It's been over a month since many Libyans who've had relatives in Sirte were able to get in touch with them due to the communications black out over the city with the outside world. Now that Freedom Fighters have entered, thousands of people managed to escape their homes (prisons!) in Sirte and find refuge in neighboring cities, mainly Misurata.
The first to have left from my family was my youngest uncle. He had fled Brega over 7 months ago when fighting started there and had come to Sirte. It's been a while now since he finally made it to Misurata.
And thank Goodness for the internet we were able to talk and he told stories of how people managed to survive the harsh conditions there.
I personally find it hard to believe, that in a time period such as the 21st century, that an urban city is ridiculously blocked from the rest of the country... let alone, the rest of the world.
When my folks were stuck in Misurata, our only connection was with my relatives in Sirte. So now it's vice versa. Before, it was kinda comforting seeing all those videos that kept coming on facebook of clashes and raw footage from battlefields mainly in Misurata, at least we knew, saw, what the inside of the city was going through. With Sirte, and especially now... we know nothing.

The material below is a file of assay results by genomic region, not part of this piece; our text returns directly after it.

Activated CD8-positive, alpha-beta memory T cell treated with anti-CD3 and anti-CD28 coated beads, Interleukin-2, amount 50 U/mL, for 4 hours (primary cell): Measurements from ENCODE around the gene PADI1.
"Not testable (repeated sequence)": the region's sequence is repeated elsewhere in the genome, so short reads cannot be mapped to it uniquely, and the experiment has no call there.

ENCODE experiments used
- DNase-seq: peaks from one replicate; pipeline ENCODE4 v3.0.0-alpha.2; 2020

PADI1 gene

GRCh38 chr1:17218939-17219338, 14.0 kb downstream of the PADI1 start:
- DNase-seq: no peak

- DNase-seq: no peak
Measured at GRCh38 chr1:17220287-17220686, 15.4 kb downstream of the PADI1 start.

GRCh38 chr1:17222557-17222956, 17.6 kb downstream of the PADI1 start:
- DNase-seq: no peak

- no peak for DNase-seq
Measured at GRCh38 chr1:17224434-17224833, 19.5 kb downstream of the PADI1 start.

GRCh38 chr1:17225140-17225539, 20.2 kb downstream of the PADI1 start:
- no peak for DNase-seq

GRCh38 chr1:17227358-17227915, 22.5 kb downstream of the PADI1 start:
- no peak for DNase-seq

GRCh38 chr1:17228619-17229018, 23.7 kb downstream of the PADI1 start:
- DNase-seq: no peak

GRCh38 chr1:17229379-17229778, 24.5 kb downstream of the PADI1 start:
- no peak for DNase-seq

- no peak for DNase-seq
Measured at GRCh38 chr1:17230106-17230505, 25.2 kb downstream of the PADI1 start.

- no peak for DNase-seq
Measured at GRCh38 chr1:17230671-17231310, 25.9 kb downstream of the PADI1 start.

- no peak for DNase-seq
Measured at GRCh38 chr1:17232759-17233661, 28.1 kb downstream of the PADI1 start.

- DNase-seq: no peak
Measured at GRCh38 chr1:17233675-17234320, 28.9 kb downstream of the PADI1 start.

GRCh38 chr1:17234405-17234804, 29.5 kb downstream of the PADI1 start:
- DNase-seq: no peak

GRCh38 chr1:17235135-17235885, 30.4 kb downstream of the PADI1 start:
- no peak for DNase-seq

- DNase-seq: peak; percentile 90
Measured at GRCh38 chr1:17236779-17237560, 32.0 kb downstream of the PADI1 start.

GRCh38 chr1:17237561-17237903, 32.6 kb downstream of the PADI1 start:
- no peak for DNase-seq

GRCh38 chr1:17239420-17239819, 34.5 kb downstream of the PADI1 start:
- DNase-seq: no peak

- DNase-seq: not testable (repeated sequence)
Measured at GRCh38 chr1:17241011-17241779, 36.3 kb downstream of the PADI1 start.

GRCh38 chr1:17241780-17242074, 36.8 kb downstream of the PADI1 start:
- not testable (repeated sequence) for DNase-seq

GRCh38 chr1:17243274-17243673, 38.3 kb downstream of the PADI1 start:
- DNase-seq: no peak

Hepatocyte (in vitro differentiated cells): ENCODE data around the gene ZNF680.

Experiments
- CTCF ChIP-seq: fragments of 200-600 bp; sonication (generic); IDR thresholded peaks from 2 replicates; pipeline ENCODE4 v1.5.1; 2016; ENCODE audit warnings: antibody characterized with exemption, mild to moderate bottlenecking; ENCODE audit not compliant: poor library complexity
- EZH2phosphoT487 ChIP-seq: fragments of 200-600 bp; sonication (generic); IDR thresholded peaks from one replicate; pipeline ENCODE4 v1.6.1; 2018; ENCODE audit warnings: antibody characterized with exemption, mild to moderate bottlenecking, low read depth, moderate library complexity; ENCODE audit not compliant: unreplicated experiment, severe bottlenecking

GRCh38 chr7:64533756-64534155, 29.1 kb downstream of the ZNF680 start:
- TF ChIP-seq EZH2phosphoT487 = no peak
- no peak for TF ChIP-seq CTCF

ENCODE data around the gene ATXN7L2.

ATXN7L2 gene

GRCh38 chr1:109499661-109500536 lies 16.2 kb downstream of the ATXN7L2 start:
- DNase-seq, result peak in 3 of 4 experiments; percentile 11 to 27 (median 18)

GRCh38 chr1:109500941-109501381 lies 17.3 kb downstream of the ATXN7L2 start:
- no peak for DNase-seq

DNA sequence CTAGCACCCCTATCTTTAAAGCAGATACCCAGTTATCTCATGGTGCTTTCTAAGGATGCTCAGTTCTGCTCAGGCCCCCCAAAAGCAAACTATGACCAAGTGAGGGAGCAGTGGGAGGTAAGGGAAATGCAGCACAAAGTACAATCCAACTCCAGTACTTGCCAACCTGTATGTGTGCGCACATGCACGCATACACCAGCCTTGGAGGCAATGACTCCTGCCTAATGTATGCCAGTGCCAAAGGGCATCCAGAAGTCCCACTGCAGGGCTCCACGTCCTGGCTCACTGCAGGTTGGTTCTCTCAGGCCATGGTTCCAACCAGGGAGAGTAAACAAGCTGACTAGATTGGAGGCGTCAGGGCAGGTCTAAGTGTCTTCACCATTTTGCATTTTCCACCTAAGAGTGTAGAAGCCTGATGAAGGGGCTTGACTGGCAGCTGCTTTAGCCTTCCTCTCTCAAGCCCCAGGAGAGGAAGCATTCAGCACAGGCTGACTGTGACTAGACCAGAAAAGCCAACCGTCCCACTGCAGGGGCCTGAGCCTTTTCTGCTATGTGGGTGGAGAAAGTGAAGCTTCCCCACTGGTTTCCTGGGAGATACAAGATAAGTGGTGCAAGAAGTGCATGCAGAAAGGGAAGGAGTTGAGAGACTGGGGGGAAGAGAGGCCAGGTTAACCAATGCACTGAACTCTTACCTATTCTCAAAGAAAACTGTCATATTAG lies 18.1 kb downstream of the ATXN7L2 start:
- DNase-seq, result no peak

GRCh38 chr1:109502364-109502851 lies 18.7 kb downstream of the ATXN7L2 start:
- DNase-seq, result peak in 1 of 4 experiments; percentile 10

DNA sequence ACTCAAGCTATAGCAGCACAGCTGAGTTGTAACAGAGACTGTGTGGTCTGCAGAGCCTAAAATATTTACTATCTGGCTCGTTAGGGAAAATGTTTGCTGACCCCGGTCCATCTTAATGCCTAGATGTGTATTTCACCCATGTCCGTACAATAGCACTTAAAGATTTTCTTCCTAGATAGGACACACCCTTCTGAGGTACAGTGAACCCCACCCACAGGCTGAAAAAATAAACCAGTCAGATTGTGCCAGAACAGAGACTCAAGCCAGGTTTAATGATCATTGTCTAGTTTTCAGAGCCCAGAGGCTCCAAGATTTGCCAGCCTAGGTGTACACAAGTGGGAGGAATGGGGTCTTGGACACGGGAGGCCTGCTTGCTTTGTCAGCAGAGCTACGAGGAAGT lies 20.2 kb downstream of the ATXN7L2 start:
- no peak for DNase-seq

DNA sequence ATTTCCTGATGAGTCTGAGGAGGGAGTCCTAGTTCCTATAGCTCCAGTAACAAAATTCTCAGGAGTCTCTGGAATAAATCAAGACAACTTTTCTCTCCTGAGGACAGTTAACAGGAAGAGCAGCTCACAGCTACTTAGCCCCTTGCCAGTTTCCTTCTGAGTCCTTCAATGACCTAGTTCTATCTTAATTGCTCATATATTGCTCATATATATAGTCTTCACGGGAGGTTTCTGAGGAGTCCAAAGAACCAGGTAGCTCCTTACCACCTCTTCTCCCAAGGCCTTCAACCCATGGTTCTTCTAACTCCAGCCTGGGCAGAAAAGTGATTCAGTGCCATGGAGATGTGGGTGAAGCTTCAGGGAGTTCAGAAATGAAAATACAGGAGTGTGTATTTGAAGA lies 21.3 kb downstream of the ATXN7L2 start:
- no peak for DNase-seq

I don't know if my grandparents' house is still standing or not, or whether my aunt's house has holes in its roof. How much of the city has changed?
A moment ago a guy on Sirte's facebook page was asking if anyone had recent pics from the city. He wanted to examine the amount of destruction there. In a way, that's pretty wise. No one would want to be shocked by reality... a sad one. No one would want to hear his aunt's husband was killed when he's still alive. No one would want to go and see his house burnt down when he could've known from someone who already knew about it.
But that's life. You don't win them all. Yet, we can still help release each other's strains if we forget our grudges and focus on the moment. Now. Help save lives or even someone's sanity by giving a smile, a prayer, and any uplifting gesture within your capacity.
Keeping our hopes high... till there's a better Libya.
Till next time,